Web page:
Indonesia’s traffic-clogged capital needs a comprehensive mass transit system, not cheaper cars, Jakarta Governor Joko Widodo reiterated in a letter to Vice President Boediono in opposition of a central government plan to boost the sales of low-cost green vehicles.
President Susilo Bambang Yudhoyono inked a plan in May offering tax breaks to drivers purchasing low-emissions vehicles. The policy would reduce the luxury goods tax applied to domestically produced green cars. The tax, which is added to the price of automobiles, can add an additional 70 percent onto the ticket price.
Automaker Astra International has already jumped on the regulation, producing low-emissions Toyota and Daihatsu models for the domestic market. Honda has also released a green vehicle. The vehicles retail between Rp 76 million and Rp 120 million ($6,660 to $10,500).
The central government hopes the tax breaks will boost the nation’s auto market by offering eco-friendly cars to low- and middle-income Indonesians. Some 1.1 million vehicles were sold last year. This year’s numbers are expected to remain flat.
But a surge in car sales is the last thing the chronically congested capital needs, Joko said. The city flirts with near-total gridlock on heavy days and a long-awaited plan to expand Jakarta’s public transit system is still years from completion. The administration purposely held-off proposed inner-city toll road projects out of fear that even more cars would fill the gap. Now this central government regulation threatens to undo what progress the capital’s new leaders have made, the governor said.
“The policy is contrary to Jakarta administration’s efforts to accelerate the management of traffic congestion in the city,” Joko said. “We are currently speeding up the preparation of the facilities and infrastructure to reduce the traffic and then suddenly there is this cheap car policy.”
The governor came under fire last week for his criticism of the plan. But the policy, which has split the city’s administration and has received the support of the central government, is unlikely to change, Joko said.
“It has already become a policy, so what can we do about it?” he said last week.
The central government rolled out a 17-point plan to reduce Jakarta’s traffic in 2010. Joko urged the government to follow through on its previous plan before supporting additional car sales. Government bureaucrats have yet to draft the regulation needed to allow the capital to move forward with a Singapore-style electronic road-pricing system.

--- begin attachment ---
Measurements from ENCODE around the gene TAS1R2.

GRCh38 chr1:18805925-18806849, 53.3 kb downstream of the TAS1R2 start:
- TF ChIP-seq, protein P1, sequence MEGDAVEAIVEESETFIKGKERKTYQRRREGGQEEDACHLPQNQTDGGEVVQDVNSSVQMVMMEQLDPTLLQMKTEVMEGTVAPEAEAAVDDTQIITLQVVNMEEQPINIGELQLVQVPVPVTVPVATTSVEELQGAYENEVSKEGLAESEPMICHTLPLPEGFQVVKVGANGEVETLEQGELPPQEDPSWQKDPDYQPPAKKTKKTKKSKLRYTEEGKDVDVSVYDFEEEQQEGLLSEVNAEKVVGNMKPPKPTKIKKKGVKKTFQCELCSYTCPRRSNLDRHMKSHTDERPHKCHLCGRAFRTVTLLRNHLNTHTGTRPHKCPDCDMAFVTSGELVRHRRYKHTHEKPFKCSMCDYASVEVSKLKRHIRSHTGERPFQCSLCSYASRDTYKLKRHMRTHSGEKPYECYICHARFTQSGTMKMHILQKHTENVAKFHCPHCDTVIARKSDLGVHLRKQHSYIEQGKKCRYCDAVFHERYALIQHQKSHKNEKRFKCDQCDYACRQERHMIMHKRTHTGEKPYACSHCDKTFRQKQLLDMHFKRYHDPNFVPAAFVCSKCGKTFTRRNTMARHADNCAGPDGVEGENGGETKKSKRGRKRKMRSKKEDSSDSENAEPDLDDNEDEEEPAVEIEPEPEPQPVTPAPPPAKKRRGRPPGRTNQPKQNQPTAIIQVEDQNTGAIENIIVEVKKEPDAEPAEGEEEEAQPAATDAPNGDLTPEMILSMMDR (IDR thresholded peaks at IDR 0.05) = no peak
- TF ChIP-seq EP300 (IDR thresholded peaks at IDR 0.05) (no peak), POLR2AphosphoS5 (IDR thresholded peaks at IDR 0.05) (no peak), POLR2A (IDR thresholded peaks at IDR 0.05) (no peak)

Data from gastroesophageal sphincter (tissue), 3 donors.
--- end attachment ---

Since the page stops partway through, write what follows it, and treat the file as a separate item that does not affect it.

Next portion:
“We need the central government’s support to make it come true,” Joko said.
Deputy governor Basuki Tjahaja Purnama said the letter to Boediono was merely a suggestion.
“We voiced our objections to the policy through the letter,” Basuki told the Indonesian news portal Liputan6.com. “The fact is the cheap cars [regulation] can not be withdrawn. The governor has said that we feel slighted.”
A spokesman for the vice president said the Low Cost Green Car regulation did not interfere with the capital’s efforts to reduce traffic.
“We think there is nothing wrong with the LCGC policy,” Yopie Hidayat said. “There are traffic jams, true, that need to be managed with public transportation.”
Some 30,000 low-emissions cars will roll off the assembly line this year, Budi Darmadi, of the Ministry of Industry, told the Indonesian news portal Detik.com. The green cars will account for some three percent of all the vehicles sold in the country. The government plans to increase production by 10 percent next year.
Nearly half of the low-emissions vehicles produced will be sold in the greater Jakarta are, he said.
Industry minister M.S. Hidayat accused Joko of over-reacting in an interview last week.
“Please tell Joko this is intended for the lower- and middle-income people, the people who also love him,” Hidayat said. “He should allow them to have the chance to buy low-cost cars.” The Jakarta Globe